A lawsuit by the city of Somerset challenging the state auditor's authority to do examinations of cities will continue for now, despite the mayor's recent statement that it would be dropped.
Somerset Mayor Eddie Girdler said Monday the city would drop the complaint after Auditor Adam Edelen's office issued a final report on its examination of city finances and personnel practices.
Edelen's office issued the report Wednesday.
It cited a number of problems, including that the city failed to get bids on some work as required and that employees feared retaliation if they talked to auditors.
Edelen said in a release with the report that city officials "generally ignored policies and ordinances," and that it was "not how a city ought to be run."
The city disagreed with many of the findings.
City attorney Carrie Wiese said in a statement issued Friday that Edelen had failed to deliver on promises he made to Girdler about revisions in the final report.
Also Friday, the city's attorneys filed documents in the lawsuit seeking information on how much it cost to do the exam and whether Edelen will seek payment from the city.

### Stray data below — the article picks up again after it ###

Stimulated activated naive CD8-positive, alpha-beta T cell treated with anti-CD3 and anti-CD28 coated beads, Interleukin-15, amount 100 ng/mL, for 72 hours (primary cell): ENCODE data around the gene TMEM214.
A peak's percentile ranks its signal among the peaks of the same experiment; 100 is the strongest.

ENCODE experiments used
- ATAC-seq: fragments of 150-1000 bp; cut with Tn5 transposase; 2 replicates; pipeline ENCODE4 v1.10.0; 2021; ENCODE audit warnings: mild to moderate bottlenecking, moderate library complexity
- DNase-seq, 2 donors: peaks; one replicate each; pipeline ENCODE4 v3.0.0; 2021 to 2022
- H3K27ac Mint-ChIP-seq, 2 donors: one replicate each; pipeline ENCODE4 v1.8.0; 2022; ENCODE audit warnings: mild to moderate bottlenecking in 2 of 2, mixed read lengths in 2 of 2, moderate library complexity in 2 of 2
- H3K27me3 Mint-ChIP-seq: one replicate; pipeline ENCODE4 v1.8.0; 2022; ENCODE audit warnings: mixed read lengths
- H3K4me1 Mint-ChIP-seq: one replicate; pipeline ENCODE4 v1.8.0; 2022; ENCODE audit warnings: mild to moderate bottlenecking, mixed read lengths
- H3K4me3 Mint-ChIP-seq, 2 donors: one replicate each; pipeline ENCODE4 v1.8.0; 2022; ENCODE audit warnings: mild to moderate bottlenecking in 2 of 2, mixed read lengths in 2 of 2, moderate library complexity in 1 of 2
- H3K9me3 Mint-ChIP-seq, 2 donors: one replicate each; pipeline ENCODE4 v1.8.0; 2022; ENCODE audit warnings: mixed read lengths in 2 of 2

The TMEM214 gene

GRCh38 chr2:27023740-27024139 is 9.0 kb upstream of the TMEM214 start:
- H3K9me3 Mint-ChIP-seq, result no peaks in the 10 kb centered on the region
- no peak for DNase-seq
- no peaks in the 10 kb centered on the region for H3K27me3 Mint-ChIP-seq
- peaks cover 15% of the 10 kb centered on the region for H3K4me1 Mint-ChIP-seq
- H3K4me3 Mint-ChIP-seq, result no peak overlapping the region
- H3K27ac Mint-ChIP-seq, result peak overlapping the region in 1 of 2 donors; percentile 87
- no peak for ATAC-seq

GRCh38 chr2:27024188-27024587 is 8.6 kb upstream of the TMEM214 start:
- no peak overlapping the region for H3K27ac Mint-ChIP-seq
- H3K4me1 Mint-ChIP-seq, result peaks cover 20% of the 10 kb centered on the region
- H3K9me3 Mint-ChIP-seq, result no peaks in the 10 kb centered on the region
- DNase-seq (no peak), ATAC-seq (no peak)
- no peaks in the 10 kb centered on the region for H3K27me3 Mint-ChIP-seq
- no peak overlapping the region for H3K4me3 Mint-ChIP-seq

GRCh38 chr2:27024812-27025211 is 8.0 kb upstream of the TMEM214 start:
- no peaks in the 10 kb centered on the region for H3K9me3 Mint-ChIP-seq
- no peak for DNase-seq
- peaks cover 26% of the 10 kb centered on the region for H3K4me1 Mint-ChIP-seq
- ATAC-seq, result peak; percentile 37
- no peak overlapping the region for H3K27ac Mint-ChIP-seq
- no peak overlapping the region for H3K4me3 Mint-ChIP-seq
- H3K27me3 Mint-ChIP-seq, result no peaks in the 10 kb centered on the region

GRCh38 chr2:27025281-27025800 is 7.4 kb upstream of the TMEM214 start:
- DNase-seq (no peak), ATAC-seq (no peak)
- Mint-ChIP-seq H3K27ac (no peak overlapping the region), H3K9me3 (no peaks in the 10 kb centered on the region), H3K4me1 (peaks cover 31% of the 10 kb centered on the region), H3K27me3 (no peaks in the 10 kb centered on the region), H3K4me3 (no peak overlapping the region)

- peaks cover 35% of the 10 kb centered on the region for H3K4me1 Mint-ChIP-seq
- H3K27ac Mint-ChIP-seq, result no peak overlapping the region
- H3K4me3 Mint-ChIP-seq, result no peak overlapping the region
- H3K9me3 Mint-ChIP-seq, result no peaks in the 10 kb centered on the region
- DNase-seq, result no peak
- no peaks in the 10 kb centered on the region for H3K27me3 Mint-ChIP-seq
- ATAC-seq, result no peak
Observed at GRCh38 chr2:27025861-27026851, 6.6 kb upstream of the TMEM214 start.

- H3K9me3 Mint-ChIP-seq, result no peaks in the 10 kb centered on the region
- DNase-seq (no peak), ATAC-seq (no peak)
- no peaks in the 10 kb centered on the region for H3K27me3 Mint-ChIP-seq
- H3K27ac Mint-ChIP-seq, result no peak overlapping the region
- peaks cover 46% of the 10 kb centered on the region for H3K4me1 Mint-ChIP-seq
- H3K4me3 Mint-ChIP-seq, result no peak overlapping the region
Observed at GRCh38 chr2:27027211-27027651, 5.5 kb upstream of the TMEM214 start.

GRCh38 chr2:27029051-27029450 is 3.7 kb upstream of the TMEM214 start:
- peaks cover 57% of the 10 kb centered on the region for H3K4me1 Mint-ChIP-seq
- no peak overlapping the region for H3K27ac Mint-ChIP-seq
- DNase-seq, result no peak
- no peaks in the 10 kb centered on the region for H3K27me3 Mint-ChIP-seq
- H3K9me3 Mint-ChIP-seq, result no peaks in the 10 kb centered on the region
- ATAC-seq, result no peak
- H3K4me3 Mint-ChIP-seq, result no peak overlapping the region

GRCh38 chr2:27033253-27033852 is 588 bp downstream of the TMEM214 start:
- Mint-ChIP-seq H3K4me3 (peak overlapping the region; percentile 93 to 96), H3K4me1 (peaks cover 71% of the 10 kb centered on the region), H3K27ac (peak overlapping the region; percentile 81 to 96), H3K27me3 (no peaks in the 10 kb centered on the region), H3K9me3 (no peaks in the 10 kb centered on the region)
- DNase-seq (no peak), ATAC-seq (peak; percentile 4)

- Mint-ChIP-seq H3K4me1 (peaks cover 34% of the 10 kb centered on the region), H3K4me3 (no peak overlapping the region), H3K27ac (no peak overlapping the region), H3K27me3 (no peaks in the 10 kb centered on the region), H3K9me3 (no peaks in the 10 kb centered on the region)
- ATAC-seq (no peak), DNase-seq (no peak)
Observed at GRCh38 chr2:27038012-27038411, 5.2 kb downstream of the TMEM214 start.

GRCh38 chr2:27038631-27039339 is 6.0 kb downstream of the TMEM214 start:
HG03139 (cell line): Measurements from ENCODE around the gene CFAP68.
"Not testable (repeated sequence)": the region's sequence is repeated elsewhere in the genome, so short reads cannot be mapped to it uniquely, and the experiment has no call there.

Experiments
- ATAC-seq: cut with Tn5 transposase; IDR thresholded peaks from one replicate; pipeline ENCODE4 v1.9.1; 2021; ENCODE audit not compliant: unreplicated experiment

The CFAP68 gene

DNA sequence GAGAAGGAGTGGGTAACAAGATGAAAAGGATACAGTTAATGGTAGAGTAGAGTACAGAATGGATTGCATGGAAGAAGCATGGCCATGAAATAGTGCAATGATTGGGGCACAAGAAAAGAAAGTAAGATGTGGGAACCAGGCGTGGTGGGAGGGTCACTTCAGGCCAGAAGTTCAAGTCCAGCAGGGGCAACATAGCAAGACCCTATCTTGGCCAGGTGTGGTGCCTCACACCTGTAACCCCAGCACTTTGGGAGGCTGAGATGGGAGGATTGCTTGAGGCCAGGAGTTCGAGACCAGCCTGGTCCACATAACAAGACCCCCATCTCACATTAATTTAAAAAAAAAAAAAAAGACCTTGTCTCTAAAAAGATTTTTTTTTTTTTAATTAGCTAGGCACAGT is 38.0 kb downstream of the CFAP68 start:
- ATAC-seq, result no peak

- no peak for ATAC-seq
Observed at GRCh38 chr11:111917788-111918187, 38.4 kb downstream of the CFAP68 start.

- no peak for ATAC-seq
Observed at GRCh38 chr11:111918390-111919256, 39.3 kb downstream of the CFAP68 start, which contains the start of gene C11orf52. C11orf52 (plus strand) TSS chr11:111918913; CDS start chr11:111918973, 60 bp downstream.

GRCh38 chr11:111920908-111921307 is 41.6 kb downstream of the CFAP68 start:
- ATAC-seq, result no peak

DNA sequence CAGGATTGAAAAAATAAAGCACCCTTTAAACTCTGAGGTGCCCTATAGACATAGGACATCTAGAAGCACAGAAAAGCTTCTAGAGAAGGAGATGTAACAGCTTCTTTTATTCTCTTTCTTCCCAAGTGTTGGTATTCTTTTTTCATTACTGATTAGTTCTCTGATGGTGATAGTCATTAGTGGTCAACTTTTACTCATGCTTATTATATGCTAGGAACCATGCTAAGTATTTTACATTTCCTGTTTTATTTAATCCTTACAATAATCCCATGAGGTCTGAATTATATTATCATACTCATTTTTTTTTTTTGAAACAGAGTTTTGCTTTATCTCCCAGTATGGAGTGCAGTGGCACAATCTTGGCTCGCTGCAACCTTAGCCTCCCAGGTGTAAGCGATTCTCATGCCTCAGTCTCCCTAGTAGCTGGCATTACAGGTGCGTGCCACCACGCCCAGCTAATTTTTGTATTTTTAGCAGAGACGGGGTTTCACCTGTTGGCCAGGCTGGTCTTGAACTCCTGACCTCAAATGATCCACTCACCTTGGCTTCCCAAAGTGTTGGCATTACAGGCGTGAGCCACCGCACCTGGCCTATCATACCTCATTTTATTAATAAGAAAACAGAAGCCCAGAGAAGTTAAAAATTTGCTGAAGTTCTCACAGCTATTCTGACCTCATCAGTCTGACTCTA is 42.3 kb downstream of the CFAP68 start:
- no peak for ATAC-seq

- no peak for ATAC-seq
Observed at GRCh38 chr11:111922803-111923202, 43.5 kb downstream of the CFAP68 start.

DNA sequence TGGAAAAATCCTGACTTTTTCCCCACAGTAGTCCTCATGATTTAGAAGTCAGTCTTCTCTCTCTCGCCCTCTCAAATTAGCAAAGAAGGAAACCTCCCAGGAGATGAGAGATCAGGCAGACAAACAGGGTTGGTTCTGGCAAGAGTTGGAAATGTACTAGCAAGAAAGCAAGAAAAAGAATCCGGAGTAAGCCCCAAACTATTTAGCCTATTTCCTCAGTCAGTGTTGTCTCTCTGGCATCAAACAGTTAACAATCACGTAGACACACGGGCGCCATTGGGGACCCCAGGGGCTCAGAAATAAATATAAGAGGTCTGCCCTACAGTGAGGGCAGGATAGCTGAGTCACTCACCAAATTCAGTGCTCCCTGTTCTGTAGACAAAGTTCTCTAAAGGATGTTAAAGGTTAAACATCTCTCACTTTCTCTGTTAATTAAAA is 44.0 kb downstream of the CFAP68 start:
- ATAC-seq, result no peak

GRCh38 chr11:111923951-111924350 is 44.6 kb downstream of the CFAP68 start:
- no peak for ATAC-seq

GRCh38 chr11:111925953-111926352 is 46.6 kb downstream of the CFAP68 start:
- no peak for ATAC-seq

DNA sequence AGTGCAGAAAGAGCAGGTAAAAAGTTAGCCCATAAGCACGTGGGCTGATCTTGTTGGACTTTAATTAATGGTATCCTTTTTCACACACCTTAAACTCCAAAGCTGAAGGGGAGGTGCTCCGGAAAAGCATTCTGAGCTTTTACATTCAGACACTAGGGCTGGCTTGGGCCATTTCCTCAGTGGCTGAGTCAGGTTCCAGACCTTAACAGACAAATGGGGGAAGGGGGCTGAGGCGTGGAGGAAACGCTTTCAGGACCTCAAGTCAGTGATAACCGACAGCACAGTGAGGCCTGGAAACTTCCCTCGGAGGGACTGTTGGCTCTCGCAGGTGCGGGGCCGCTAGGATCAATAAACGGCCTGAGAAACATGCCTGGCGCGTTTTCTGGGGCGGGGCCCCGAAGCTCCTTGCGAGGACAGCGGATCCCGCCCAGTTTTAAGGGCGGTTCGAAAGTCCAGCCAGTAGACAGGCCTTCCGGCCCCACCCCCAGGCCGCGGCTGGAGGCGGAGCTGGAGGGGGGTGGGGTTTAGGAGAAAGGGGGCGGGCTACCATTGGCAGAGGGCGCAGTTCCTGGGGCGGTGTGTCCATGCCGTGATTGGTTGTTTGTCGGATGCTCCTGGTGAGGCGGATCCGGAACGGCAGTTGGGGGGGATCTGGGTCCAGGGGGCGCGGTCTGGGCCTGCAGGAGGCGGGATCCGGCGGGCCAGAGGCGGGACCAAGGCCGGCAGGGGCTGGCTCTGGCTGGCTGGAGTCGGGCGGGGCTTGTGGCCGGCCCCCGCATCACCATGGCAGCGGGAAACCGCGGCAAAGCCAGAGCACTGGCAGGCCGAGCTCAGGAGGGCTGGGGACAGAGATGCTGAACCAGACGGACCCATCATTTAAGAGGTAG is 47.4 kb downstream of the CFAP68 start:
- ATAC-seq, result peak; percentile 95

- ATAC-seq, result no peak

Stephenie Hoelscher, spokeswoman for Edelen, said it was baffling the city would continue paying legal bills to fight over the report.
Edelen's office worked with local officials — after negotiations with Girdler — to make changes in the exam report, and agreed to negotiate a fee for the work, Hoelscher said.
"Apparently the city would prefer to pay lawyers rather than the taxpayer watchdog, who performed work that speaks for itself," she said.
The auditor's office will continue defending the lawsuit, Hoelscher said.
State law requires the auditor to do annual audits of county offices. The law does not require the office to audit cities, but it has long claimed the right to do special municipal examinations.
The legal authority for such exams remains a legitimate question, Wiese said, but the city's main concern in continuing the lawsuit is to figure out if Edelen intends to bill the city "for the expenses of his often self-serving findings."
The answers could determine whether the city ultimately drops the suit, Wiese said.